27 November 2007

Discussions the Campaigns Miss

I realize I've been pushing Virtual Vantage Points a lot in recent days, mostly because I love what it does - examines and compares the discussions taking place in a number of communities, and demonstrates that the most important discussions about particular issues may be occuring in places you haven't looked.

The presidential campaigns are paying a lot of attention to the top-tier political blogs on the left and the right - and while the Instapundits and Eschatons of the world certainly deserve attention, they represent only a small portion of those who read and write online and have sincere and smart policy-based discussions.

When you go beyond the top online fundraisers you learn a lot from those "other" bloggers:

Maggie Mahar penned one of the more comprehensive and well-written pieces that breaks down public opinion toward American healthcare policy options and details the economic realities of implementing some of those options. Great reading for anyone who's interested in health policy - no multiple PhD's required.

Jesse Jenkins lent some space on his blog to Alexander Tinker so he can spread the word about Focus the Nation, a group that is organizing a national "teach-in" about global warming solutions and actively calling on members of Congress to participate.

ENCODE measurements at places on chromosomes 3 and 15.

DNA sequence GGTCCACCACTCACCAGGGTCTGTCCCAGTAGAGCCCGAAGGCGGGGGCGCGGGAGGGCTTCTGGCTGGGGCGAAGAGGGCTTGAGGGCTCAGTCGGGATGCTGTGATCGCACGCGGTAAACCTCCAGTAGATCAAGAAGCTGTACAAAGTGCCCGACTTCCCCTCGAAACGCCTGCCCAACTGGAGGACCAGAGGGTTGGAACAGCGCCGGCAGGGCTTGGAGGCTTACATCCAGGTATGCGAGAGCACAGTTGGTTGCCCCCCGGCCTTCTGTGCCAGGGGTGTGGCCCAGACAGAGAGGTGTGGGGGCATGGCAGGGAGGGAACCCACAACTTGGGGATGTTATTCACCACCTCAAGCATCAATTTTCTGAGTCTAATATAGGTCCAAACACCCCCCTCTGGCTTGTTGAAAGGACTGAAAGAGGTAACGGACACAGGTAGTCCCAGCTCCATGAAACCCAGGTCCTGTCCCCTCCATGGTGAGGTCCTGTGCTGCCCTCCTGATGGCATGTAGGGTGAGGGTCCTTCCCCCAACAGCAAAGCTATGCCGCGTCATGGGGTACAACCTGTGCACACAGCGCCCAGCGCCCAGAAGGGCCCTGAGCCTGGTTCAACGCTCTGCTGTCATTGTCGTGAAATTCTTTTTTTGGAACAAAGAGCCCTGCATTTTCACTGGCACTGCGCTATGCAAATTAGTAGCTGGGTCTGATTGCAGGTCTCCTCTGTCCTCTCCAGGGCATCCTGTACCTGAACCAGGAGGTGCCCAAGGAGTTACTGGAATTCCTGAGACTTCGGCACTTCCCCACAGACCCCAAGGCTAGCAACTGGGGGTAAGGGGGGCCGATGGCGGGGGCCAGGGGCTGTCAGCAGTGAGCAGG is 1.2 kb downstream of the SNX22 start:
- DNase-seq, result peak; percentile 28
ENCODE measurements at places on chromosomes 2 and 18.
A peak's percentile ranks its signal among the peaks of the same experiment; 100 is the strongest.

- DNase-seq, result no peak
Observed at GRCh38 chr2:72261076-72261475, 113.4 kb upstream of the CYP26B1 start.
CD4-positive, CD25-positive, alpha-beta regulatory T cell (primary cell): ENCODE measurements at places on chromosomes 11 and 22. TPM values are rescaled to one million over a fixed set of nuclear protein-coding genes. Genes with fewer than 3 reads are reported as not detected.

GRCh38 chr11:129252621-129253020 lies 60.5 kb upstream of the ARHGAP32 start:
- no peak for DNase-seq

Dozens and dozens and dozens (and seriously more than I can link to) of moms are writing about an issue that just hasn't gotten the attention I expected from the campaigns - safe toys. This issue resonates so strongly with moms who write online I'm shocked the campaigns haven't built events around this single issue and made it a top-tier concern. If you look at it online, this issue is being discussed by moms more than health policy, more than immigration, more than just about anything. I have to believe that the candidate that owns this issue will earn a ton of votes.

This kind of research is critical not only for the campaigns, but for companies that want to market to any of these constituencies. The research is strictly qualitative at this point, but it's essential to understand the needs of the community. The campaigns and companies that choose to use the same tools and speak the same language of the communities we're reviewing, respecting its cultural (and technological) norms will strengthen its reputation and influence.


mothergoosemouse said...

That Mahar piece is brilliant. Thoughtful, objective analysis of the topic - refreshing, given all the emotion being thrown about where it comes to health care.

And having just perused piles and piles of health care info, trying to decide which new plan will work for us, I have to agree that fewer choices would be better. Even being relatively educated on the topic, I sifted through it all, uncertain as to the differences between the various plans, but sure that I was missing some key points.

Julie Pippert said...

Your last line nails it, IMO. And great links. I missed the Mahar piece.

Using My Words

Mom101 said...

Thank you for the most excellent point, hopefully made to those who might actually read it and do something about it. When Elizabeth Edwards spoke at blogher, my intention was to ask her about stricter consumer protections (more about plastics than lead in toys, at the time) and I'm still sorry I didn't get to hear what would probably have been a very respectable answer.

whymommy said...

Hurrah! I think you're absolutely right. The candidate(s) that address the issues in the home as well as the issues overseas will get attention and will get votes. Because even techno-savvy moms and dads love their kids and do everything we can to keep them safe.